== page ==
The researchers estimated that hearing loss affects 9 to 15 per cent of HIV-infected children and 5 to 8 per cent of children who did not have HIV at birth but whose mothers had HIV infection during pregnancy. Study participants ranged from 7 to 16 years old.
The researchers defined hearing loss as the level at which sounds could be detected, when averaged over four frequencies important for speech understanding (500, 1000, 2000, and 4000 Hertz), that was 20 decibels or higher than the normal hearing level for adolescents or young adults in either ear.
"Children exposed to HIV before birth are at higher risk for hearing difficulty, and it is important for them ― and the health providers who care for them ― to be aware of this," said George K. Siberry who leads the research network.
Compared to national averages for other children their age, children with HIV infection were about 200 to 300 per cent more likely to have a hearing loss. Children whose mothers had HIV during pregnancy but who themselves were born without HIV were 20 per cent more likely than to have hearing loss.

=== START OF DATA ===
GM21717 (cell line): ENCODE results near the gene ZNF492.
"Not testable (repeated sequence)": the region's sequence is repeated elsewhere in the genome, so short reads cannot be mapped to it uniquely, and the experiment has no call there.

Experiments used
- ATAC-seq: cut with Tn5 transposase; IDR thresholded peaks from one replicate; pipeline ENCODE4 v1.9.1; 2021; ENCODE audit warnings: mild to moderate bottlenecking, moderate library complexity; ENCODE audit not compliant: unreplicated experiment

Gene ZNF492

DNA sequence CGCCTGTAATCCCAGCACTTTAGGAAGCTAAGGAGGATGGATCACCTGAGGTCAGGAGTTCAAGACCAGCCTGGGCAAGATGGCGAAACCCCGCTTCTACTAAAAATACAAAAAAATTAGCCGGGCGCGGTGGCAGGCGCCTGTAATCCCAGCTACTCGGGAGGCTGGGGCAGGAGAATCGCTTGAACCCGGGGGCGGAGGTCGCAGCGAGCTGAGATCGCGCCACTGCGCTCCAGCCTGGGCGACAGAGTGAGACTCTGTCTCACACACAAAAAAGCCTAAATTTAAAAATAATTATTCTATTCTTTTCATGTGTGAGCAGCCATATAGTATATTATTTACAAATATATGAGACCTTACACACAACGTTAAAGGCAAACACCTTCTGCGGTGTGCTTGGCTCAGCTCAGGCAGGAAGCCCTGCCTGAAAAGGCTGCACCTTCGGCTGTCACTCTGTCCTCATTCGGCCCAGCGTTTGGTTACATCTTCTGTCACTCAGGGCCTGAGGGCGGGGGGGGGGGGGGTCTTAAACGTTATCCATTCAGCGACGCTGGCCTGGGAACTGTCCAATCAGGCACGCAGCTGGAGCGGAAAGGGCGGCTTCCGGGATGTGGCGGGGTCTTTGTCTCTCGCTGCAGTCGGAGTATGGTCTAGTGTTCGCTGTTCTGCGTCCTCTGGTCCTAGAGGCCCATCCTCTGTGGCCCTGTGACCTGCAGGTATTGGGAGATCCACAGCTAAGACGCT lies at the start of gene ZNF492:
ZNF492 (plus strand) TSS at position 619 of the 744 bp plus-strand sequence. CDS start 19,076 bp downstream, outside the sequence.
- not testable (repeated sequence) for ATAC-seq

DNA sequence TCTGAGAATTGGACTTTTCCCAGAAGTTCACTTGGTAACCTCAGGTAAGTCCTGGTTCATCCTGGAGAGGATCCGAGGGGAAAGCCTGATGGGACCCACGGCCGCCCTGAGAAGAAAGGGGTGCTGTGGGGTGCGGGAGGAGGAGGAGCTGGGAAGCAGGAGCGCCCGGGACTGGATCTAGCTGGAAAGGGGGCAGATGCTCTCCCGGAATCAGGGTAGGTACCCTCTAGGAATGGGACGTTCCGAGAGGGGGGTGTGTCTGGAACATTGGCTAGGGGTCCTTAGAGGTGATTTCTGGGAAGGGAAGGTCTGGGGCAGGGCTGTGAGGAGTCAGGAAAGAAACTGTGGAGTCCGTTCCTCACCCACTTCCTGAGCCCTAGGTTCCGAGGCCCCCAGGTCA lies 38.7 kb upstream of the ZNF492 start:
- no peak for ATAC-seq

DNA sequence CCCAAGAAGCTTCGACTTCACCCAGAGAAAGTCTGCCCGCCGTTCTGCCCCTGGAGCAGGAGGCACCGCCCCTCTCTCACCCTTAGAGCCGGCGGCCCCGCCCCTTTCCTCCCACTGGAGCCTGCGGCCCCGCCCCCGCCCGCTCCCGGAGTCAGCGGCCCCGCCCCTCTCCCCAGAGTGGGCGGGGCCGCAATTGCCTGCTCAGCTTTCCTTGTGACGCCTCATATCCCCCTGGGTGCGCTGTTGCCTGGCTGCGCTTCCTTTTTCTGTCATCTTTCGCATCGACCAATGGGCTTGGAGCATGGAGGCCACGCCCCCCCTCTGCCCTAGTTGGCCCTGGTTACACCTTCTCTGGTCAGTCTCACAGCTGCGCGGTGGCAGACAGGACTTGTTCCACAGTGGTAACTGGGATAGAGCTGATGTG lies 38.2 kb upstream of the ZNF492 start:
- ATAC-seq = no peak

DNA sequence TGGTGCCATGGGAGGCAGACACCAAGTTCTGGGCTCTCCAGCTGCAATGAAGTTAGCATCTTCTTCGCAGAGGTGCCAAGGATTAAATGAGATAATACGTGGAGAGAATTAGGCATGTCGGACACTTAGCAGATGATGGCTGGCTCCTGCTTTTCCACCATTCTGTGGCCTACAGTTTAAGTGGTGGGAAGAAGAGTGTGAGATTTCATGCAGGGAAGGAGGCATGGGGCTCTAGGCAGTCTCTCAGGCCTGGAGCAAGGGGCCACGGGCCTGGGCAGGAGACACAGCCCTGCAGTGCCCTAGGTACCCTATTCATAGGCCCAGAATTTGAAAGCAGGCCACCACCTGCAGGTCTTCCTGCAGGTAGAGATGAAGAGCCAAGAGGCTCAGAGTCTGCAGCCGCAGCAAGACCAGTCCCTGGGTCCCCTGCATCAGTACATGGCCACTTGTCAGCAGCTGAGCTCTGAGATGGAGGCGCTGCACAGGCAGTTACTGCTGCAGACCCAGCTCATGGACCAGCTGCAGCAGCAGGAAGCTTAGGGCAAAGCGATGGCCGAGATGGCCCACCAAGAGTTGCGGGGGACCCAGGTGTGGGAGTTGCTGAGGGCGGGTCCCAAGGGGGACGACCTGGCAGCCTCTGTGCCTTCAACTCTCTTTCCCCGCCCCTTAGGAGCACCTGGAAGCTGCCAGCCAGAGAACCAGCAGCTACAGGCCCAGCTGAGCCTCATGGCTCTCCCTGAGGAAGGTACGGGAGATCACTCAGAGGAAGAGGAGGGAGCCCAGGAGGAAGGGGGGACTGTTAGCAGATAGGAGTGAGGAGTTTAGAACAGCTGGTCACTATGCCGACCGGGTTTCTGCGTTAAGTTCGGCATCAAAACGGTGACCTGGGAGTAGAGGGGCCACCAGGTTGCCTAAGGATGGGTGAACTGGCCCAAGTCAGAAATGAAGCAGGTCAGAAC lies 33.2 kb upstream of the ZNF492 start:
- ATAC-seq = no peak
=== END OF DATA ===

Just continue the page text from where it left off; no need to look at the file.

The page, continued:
"If parents and teachers know the child has a hearing problem, then they may take measures to compensate in various communication settings, such as placement in the front of the classroom or avoiding noisy settings," explained Howard Hoffman.
To determine the types of hearing loss the children experienced, the researchers conducted these evaluations:
• Physical examination of the ear canal
• Evaluation of the middle ear function, how sound vibrations are transmitted through the middle ear bones
• Responses to tones presented over earphones
Hearing loss may occur from damage to the bones and structures in the ear canal and inner ear, or from damage to the nerves leading to the brain.
MEDICA.de; Source: National Institutes of Health